Replacing the Linear Sales and Marketing Funnel with a Relationship-First Engagement Model

Replacing the Linear Sales and Marketing Funnel with a Relationship-First Engagement Model

Allan Adler 4 min

The traditional sales and marketing funnel has run its course.

In today’s relationship-first, trust-mediated world, we must adopt a new model to engage in customer, community, and ecosystem partner relationships. The new model must be customer-centric vs. company-centric, relationship-based vs. transaction-oriented, and ecosystem-aligned vs. direct-driven. The new model should work for our engagement with our relationships with customers, communities, and partners.

In this column, we propose new design principles as a foundation for replacing the old funnel. Our hope is that going forward we can leverage these principles, working together, to create a new conceptual model for a relationship-first customer and ecosystem engagement approach that is practical and actionable. We’ll also propose a new consolidated Relationship-First Model to guide Sales, Marketing, and Ecosystems to GoToEcosystem vs. Going to Market.

Design principles for relationship-based market engagement

Customer-centric vs. company-centric

The old sales and marketing funnel is based on the self-centered notion that prospects should be pushed through a funnel–from pre-MQL through Close based on a staged set of activities. It views customers through a purely unit economic and transactional perspective, overlooking the fact that prospects are individuals engaged in intricate market systems. These individuals are influenced by a diverse range of trusted sources beyond the conventional non-trust-based marketing messages that traditional funnels are confined to.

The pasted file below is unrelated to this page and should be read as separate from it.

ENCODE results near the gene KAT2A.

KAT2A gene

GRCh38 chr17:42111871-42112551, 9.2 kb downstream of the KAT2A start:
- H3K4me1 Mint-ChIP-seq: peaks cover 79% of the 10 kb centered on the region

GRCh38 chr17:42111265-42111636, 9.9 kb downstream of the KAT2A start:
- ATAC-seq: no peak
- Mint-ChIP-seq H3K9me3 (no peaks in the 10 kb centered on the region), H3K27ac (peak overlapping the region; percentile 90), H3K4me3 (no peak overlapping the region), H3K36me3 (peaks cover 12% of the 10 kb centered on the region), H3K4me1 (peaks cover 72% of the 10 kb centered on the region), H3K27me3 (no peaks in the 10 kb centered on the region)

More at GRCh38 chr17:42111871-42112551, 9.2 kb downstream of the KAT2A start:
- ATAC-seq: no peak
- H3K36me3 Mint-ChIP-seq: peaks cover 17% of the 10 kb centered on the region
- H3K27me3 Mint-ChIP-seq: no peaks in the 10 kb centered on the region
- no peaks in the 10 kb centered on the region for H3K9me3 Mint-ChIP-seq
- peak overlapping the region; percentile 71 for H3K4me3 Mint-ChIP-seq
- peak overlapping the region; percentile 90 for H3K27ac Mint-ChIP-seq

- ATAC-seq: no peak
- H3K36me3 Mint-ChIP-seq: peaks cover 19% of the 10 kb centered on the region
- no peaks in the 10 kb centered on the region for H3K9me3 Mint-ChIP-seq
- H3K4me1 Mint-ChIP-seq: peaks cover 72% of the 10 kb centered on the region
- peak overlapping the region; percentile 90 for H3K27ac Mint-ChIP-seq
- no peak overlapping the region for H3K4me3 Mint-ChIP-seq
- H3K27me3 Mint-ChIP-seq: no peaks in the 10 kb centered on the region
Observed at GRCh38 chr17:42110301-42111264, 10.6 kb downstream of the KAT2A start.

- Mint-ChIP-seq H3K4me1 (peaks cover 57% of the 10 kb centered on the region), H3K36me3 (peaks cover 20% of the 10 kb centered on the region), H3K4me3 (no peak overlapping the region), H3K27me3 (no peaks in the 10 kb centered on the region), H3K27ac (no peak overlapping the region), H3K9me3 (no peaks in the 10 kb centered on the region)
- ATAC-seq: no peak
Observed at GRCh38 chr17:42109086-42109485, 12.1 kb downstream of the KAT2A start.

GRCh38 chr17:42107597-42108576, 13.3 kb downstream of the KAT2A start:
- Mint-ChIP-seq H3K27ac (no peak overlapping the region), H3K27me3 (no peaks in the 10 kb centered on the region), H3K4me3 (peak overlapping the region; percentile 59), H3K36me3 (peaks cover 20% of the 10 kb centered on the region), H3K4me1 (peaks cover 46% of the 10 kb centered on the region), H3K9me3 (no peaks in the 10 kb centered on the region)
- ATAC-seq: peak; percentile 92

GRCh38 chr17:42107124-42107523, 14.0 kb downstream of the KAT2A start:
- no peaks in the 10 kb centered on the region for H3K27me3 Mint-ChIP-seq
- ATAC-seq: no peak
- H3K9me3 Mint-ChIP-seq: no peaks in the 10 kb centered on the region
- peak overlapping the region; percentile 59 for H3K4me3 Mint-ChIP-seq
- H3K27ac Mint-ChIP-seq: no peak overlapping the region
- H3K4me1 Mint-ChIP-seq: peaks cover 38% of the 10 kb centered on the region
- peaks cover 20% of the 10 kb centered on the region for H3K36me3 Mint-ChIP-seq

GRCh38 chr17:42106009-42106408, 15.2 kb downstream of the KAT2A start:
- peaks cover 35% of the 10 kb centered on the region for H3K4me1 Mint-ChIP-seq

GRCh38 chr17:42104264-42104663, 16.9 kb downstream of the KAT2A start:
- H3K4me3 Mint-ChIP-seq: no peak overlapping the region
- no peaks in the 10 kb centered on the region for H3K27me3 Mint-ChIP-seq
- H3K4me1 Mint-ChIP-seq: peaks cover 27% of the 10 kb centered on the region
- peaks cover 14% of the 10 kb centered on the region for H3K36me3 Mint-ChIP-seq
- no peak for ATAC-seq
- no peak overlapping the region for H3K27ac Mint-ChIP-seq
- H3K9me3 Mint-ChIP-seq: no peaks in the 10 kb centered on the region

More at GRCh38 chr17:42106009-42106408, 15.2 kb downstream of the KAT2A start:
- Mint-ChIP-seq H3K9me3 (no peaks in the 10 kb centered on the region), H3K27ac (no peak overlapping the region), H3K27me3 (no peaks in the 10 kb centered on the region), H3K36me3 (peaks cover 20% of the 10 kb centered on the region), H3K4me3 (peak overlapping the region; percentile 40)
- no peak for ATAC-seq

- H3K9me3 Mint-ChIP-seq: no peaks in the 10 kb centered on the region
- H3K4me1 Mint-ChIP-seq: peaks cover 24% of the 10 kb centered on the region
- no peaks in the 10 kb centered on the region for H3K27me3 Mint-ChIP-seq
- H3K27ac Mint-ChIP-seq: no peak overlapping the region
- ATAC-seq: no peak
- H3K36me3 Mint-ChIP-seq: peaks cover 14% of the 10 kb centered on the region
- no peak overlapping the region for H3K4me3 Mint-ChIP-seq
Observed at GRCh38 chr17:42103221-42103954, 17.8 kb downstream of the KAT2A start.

By trying to attract and capture prospects in a traditional siloed funnel, based on a company-and product-centric positioning, messaging, and engagement model, organizations engage prospects outside of their natural market environment. A relationship-based market engagement model is designed to take advantage of the customer’s market and ecosystem context. It assumes that relationship-building should start where the customer already lives–surrounded by an ecosystem of trusted communities and partners.

Relationship-based vs. transaction-oriented

In the Era of the Ecosystem, trust is the new currency and is built based on relationships. We need to stop thinking about customers, communities, and partnerships transactionally - driving towards a closed transaction in the most scalable and efficient manner, to the exclusion of all other considerations. A relationship-first orientation focuses on the principle: ‘Show me that you know me and show me that you care.’ In this situation, the transaction, or commitment, is a by-product of building a trusting relationship with the prospect.